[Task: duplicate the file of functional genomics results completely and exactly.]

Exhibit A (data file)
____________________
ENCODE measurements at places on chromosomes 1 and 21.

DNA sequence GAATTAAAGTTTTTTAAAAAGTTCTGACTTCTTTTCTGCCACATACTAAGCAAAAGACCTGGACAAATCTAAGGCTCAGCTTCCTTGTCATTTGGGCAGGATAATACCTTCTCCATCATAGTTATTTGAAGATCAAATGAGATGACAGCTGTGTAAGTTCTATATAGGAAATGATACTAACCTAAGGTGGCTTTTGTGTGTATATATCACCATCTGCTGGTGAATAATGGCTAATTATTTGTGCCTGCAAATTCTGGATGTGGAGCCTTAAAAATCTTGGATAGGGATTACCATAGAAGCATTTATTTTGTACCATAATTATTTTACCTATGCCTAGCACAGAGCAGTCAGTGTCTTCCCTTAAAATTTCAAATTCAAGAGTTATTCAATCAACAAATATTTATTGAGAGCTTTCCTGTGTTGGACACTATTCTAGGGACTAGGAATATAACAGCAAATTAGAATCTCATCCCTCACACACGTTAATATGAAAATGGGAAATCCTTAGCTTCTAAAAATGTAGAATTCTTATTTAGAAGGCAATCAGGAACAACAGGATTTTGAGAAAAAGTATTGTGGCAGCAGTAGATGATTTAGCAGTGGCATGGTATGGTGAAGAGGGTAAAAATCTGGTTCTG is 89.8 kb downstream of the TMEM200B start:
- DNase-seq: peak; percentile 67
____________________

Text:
ENCODE measurements at places on chromosomes 1 and 21.

DNA sequence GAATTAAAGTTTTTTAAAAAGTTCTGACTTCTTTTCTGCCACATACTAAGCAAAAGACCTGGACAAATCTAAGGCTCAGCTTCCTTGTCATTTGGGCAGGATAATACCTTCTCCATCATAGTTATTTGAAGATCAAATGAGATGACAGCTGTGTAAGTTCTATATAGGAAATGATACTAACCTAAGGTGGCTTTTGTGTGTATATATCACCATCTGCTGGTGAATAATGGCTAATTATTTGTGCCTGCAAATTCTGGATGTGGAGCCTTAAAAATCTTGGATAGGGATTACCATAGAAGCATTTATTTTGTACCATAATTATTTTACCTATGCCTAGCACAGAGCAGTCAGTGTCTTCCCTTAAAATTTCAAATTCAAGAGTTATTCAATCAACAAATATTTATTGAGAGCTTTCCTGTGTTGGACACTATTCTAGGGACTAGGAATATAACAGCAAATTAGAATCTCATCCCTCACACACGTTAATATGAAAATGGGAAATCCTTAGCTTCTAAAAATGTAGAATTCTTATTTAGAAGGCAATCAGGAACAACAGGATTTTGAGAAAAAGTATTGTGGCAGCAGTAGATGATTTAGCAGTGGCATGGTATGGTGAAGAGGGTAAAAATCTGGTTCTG is 89.8 kb downstream of the TMEM200B start:
- DNase-seq: peak; percentile 67